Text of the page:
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Originally published Friday, June 21, 2013 at 10:37 AM

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Fed official criticizes announcement on bond buys

A Federal Reserve voting member believes the Fed's decision to announce details about when it would trim its bond-buying program was "inappropriately timed," according to a statement posted by his staff Friday.

AP Economics Writer

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WASHINGTON —

A Federal Reserve voting member believes the Fed's decision to announce details about when it would trim its bond-buying program was "inappropriately timed," according to a statement posted by his staff Friday.

St. Louis Federal Reserve Bank President James Bullard said the Fed should have waited for more "tangible signs" that the economy was strengthening and inflation was closer to the Fed's 2 percent target.

Bullard dissented from the policy decisions made during the Fed's two-day meeting, which concluded Wednesday. The regional bank posted an explanation of Bullard's objection Friday on its website.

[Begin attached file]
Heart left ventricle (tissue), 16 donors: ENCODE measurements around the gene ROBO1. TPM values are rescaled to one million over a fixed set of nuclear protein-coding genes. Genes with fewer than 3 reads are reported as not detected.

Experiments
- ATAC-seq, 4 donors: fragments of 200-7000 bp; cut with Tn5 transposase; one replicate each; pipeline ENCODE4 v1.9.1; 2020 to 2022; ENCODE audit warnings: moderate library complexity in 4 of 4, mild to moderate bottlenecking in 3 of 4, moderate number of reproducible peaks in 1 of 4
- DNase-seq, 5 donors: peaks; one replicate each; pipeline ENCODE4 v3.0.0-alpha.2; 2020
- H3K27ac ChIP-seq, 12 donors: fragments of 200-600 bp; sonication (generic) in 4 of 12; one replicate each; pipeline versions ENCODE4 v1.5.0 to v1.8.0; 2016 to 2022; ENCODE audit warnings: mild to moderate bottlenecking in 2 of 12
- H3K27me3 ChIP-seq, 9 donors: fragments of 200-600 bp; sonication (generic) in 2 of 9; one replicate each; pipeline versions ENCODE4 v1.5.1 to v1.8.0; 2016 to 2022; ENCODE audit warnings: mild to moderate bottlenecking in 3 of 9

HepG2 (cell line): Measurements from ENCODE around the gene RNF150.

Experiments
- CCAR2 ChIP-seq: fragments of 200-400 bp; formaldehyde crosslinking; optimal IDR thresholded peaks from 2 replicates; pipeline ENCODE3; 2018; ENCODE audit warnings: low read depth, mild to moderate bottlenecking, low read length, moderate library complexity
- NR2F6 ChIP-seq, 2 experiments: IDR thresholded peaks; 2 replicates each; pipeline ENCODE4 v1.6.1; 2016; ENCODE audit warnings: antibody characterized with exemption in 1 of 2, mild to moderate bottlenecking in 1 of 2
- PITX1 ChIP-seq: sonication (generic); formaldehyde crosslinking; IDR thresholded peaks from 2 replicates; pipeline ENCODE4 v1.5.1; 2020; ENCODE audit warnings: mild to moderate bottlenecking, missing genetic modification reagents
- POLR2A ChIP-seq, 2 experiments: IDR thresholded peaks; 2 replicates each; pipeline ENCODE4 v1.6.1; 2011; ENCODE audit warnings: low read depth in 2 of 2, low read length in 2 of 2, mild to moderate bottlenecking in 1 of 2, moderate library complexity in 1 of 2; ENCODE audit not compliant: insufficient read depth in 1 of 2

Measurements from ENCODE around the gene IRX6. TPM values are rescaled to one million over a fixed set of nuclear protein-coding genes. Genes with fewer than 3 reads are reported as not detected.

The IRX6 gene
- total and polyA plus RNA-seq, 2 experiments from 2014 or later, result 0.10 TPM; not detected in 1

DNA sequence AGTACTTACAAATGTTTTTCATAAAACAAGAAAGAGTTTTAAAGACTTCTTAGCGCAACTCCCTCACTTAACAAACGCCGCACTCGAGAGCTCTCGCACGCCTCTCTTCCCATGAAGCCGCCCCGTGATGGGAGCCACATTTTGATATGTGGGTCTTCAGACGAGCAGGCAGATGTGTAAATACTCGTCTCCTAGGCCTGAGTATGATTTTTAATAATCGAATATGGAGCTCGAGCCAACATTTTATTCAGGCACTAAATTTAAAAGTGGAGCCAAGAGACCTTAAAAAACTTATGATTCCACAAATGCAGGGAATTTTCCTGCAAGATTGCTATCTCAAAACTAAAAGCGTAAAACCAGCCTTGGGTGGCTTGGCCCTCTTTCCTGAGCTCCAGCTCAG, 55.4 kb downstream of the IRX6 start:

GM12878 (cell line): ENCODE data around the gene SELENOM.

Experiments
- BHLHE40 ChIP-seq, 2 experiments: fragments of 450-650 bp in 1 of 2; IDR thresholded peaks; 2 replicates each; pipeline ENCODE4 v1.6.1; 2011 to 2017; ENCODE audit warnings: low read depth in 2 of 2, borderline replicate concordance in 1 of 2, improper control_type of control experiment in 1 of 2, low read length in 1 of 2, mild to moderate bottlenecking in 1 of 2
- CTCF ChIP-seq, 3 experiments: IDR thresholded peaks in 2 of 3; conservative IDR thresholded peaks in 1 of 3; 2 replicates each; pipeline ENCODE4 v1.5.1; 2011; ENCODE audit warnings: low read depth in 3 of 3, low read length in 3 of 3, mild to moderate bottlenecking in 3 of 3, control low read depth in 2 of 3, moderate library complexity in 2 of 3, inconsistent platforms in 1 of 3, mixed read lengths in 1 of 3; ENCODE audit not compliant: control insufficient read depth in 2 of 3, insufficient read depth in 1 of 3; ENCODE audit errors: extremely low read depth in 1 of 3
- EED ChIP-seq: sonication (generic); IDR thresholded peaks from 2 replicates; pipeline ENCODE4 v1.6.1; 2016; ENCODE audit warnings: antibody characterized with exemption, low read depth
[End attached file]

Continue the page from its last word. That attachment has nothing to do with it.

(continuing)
After the meeting, Chairman Ben Bernanke said during a news conference that the Fed would likely slow its $85 billion-a-month program later this year and end it next year if the economy continued to strengthen. The purchases have helped keep long-term interest rates at record lows.

Bernanke was authorized during the meeting to make the announcement.

Bullard's objection was in part because he didn't agree with the timing of that decision. He also wanted a stronger commitment from the Fed to keep inflation from falling too low. Prices have risen less than 1 percent over the past 12 months, according to the Fed's preferred price gauge. That's below the Fed's target.

"President Bullard believes that to maintain credibility, the (Fed) committee must defend its inflation target when inflation is below target as well as when it is above target," according to the statement on the St. Louis Fed's website.

The Fed policy decisions were approved at the end of the meeting on a 10-2 vote.

Esther George, president of the Kansas City Federal Reserve Bank, was the other member to dissent. She objected for the fourth time this year, again voicing concerns about inflation rising too quickly.

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